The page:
In our last blog, we provided an overview of the process of Consideration of Deferred Action for Childhood Arrivals (LINK). As mentioned, the two-year deferment is available to those who came to the United States as children, have not committed serious criminal offenses and who meet certain guidelines. In this blog we will look at those guidelines.
For starters, there are several important dates to keep in mind. As of June 5, 2012, perspective deferment applicants must have been under the age of 31. They must also have come to the U.S. before their 16th birthday and must have resided in the country, continuously, from June 15, 2007, to the present time. To be considered, applicants must have entered without inspection prior to June 15, 2012 or have had their lawful status expire as of the same date.
There is also an educational component to the deferment process. In order to be considered, an applicant must be: currently enrolled in school; have completed their GED; or be an honorably discharged veteran of the U.S. Armed Forces or Coast Guard.
To be considered "currently in school," the applicant must be enrolled in school on the date he or she requests consideration for deferment action. Acceptable schools include public or private elementary school, junior high/middle school, high school or secondary school. For an education or career training program to be considered it must be a program designed either 1. To assist in completion of a high school diploma (or its equivalent), or in passing the GED (or its equivalent); or 2. For placement in postsecondary education, job training or other types of employment.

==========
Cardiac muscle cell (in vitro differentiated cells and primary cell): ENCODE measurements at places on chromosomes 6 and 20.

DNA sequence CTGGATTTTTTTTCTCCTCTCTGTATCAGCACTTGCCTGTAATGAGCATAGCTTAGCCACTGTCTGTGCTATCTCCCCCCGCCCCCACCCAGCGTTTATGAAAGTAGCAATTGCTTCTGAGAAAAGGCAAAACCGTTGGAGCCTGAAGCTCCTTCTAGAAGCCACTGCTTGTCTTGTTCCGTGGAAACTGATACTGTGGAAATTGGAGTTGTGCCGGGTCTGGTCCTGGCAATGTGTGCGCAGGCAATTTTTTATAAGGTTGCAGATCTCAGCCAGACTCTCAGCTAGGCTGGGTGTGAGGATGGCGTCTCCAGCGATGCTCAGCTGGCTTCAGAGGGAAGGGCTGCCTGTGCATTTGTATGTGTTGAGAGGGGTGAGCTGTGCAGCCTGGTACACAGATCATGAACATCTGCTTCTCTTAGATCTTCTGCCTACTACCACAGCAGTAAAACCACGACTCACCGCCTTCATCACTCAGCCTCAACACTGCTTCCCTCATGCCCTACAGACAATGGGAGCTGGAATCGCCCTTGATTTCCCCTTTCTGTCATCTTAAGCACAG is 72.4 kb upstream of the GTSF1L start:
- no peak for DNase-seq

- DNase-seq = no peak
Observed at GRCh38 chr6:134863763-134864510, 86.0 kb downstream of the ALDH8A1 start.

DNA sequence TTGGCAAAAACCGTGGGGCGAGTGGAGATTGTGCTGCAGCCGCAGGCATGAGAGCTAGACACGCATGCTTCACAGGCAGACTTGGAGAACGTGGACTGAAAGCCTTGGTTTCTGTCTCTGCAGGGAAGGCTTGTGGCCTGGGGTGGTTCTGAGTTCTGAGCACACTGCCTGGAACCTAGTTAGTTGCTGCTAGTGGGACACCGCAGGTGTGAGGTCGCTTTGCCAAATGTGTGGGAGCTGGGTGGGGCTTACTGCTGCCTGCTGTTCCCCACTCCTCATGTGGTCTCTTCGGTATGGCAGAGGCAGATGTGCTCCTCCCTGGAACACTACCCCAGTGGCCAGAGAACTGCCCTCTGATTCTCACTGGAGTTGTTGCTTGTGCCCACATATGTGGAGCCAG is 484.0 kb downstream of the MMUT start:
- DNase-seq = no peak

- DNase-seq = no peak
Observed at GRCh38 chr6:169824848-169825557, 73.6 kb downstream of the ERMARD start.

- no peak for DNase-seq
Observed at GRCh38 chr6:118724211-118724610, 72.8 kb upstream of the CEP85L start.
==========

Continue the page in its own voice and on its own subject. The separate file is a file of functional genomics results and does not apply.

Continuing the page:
In addition, a successful candidate for deferment may not have been convicted of a felony, significant misdemeanor, or three misdemeanors of any kind. They also cannot be judged to pose a threat to public safety or national security. Significant misdemeanors are defined by federal law as ones involving "domestic violence, sexual abuse or exploitation, burglary, unlawful possession or use of a firearm, drug distribution or trafficking, or driving under the influence." In addition to those, any offense that results in custody of more than 90 days (not including suspended sentence) is considered a significant misdemeanor.
The United States Citizenship and Immigration Services requires evidence - "including supporting documents" - that proves the above guidelines have been met be submitted.
In the next blog we will take a close look at the kinds of documentation USCIS is looking for in order to demonstrate the guidelines have been met for Deferred Action for Childhood Arrivals.